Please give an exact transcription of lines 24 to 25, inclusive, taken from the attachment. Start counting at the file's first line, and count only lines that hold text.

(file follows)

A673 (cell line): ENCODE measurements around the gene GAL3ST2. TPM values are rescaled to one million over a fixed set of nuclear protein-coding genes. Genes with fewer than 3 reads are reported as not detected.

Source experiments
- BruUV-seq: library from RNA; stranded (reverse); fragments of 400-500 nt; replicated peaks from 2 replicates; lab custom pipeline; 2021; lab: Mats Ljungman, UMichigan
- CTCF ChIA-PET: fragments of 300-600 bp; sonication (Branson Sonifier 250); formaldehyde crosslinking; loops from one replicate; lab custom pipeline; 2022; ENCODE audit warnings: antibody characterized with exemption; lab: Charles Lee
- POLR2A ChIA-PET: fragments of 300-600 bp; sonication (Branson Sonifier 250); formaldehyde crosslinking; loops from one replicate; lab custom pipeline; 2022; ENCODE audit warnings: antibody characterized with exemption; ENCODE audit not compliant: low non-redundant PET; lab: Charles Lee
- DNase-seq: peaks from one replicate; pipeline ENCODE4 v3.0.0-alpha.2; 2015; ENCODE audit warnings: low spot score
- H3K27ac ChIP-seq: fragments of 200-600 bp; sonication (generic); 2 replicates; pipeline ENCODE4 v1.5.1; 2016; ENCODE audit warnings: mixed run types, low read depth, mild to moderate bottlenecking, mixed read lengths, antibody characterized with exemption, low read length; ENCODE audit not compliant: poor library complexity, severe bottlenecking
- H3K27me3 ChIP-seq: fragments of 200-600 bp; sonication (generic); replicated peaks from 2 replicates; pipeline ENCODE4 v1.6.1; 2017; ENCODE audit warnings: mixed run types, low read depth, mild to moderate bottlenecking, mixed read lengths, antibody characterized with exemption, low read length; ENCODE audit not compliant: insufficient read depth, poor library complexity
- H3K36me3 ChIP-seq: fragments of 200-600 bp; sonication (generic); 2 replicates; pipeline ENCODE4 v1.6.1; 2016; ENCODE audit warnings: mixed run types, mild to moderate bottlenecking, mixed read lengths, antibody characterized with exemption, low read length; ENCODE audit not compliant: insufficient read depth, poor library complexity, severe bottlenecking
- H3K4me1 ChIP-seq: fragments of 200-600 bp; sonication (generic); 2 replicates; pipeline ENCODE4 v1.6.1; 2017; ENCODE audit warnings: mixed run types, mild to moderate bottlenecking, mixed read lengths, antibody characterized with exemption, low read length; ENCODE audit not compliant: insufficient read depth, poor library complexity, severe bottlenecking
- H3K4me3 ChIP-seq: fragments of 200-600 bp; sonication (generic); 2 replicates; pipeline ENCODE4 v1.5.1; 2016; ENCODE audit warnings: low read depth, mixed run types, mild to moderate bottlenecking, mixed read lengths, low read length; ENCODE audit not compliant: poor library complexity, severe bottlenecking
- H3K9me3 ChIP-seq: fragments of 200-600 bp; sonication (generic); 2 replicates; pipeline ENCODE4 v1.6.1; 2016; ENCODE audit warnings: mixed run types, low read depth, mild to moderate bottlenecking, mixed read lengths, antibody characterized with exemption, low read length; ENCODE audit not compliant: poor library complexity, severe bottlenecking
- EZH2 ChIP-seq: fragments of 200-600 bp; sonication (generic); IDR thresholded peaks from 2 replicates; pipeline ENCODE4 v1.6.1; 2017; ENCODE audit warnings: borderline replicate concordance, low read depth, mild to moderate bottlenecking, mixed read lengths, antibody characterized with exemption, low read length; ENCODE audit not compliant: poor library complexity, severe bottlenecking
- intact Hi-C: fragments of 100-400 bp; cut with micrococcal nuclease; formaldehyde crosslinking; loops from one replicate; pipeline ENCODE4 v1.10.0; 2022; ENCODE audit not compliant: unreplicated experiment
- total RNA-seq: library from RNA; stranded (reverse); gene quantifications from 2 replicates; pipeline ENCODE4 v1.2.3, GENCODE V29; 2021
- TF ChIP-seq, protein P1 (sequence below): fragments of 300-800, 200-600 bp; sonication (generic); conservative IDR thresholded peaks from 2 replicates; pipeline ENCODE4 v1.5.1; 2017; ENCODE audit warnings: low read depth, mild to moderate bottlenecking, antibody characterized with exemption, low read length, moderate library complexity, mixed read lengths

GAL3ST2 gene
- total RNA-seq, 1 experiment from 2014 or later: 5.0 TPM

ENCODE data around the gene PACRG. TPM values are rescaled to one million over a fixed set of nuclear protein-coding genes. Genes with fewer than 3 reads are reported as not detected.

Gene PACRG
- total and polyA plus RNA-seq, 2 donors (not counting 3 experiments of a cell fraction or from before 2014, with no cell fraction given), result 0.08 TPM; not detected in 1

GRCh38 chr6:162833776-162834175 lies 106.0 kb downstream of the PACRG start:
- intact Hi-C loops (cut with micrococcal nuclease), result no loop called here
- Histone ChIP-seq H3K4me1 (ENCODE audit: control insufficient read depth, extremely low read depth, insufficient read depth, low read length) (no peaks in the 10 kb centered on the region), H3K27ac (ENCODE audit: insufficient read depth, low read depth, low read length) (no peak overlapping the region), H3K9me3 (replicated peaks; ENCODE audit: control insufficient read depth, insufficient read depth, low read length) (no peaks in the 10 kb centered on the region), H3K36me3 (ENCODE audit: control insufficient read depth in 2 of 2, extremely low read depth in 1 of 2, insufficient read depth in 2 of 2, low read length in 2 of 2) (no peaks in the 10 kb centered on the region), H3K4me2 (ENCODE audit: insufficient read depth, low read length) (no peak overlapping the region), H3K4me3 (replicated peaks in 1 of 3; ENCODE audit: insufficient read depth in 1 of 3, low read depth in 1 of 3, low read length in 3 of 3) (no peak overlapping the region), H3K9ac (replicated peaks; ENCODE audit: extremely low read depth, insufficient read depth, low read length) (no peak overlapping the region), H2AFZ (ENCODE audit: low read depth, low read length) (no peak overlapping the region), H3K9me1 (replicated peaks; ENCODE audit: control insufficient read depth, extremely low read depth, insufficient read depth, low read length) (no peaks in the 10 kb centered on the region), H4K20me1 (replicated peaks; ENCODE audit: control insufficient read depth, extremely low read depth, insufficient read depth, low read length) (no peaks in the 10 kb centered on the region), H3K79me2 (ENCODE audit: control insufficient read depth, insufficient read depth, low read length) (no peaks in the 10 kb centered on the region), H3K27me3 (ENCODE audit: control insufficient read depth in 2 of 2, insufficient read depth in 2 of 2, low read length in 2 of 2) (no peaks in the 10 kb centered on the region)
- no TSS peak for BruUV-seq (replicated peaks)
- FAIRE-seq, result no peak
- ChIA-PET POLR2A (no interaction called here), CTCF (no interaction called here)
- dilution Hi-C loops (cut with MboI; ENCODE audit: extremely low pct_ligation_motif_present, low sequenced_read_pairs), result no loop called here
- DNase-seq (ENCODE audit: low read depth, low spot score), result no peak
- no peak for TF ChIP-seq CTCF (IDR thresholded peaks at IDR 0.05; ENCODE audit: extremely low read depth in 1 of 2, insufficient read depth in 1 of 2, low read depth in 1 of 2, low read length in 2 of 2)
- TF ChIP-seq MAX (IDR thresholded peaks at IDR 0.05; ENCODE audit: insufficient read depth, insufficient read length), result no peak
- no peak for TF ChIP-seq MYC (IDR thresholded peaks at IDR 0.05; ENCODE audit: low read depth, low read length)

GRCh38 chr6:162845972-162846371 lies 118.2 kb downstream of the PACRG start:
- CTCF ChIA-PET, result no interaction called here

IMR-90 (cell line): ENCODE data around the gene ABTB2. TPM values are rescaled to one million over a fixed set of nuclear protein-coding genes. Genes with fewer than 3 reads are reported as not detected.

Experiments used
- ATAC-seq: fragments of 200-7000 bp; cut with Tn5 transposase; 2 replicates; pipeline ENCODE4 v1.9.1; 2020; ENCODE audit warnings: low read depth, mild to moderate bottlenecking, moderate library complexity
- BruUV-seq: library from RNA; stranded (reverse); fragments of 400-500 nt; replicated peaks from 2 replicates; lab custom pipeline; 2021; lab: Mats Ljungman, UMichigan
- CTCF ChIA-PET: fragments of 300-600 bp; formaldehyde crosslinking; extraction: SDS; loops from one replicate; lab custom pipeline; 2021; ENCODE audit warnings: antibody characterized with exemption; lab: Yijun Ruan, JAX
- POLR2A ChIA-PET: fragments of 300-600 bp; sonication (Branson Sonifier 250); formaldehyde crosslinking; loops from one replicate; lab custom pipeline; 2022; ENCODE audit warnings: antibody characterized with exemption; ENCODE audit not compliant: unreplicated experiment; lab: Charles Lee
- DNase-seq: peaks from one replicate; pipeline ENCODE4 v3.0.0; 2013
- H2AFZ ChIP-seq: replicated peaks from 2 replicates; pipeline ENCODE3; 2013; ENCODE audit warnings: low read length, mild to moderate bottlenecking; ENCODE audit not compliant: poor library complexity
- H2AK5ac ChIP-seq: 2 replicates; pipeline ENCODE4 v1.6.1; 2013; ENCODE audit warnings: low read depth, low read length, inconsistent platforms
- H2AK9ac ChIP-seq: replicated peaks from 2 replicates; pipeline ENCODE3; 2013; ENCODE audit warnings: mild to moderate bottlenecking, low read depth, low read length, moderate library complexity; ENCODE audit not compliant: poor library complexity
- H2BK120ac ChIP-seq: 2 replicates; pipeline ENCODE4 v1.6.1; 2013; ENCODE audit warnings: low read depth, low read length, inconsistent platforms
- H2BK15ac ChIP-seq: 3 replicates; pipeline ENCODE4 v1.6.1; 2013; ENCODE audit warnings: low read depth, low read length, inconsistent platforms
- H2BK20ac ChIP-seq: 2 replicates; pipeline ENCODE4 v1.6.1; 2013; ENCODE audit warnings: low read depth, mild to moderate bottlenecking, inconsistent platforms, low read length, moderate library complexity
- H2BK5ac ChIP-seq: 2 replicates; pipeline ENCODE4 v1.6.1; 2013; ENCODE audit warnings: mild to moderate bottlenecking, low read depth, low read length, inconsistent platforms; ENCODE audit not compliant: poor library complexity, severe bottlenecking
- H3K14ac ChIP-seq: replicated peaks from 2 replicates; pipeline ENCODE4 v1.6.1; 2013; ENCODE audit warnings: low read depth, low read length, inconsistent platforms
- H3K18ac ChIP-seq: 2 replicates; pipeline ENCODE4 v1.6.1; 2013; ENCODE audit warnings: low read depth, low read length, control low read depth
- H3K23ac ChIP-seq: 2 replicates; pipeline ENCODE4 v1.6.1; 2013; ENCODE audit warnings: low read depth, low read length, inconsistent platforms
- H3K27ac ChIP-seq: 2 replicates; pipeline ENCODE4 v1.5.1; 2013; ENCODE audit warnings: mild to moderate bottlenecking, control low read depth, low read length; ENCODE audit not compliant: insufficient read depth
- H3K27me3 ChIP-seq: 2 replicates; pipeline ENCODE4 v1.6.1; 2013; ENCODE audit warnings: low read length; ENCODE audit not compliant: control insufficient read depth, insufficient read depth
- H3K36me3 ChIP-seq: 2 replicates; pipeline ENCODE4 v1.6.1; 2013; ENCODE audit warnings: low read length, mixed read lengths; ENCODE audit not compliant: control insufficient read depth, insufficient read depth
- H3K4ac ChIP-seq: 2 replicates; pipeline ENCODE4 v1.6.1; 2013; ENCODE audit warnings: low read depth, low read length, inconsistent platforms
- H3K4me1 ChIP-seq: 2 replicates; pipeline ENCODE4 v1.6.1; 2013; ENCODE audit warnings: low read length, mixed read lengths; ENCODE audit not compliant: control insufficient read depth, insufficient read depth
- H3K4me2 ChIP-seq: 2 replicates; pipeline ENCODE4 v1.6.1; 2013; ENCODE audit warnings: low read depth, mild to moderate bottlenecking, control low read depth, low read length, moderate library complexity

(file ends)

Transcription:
- Histone ChIP-seq H3K4me1 (ENCODE audit: control insufficient read depth, extremely low read depth, insufficient read depth, low read length) (no peaks in the 10 kb centered on the region), H3K27ac (ENCODE audit: insufficient read depth, low read depth, low read length) (no peak overlapping the region), H3K9me3 (replicated peaks; ENCODE audit: control insufficient read depth, insufficient read depth, low read length) (no peaks in the 10 kb centered on the region), H3K36me3 (ENCODE audit: control insufficient read depth in 2 of 2, extremely low read depth in 1 of 2, insufficient read depth in 2 of 2, low read length in 2 of 2) (no peaks in the 10 kb centered on the region), H3K4me2 (ENCODE audit: insufficient read depth, low read length) (no peak overlapping the region), H3K4me3 (replicated peaks in 1 of 3; ENCODE audit: insufficient read depth in 1 of 3, low read depth in 1 of 3, low read length in 3 of 3) (no peak overlapping the region), H3K9ac (replicated peaks; ENCODE audit: extremely low read depth, insufficient read depth, low read length) (no peak overlapping the region), H2AFZ (ENCODE audit: low read depth, low read length) (no peak overlapping the region), H3K9me1 (replicated peaks; ENCODE audit: control insufficient read depth, extremely low read depth, insufficient read depth, low read length) (no peaks in the 10 kb centered on the region), H4K20me1 (replicated peaks; ENCODE audit: control insufficient read depth, extremely low read depth, insufficient read depth, low read length) (no peaks in the 10 kb centered on the region), H3K79me2 (ENCODE audit: control insufficient read depth, insufficient read depth, low read length) (no peaks in the 10 kb centered on the region), H3K27me3 (ENCODE audit: control insufficient read depth in 2 of 2, insufficient read depth in 2 of 2, low read length in 2 of 2) (no peaks in the 10 kb centered on the region)
- no TSS peak for BruUV-seq (replicated peaks)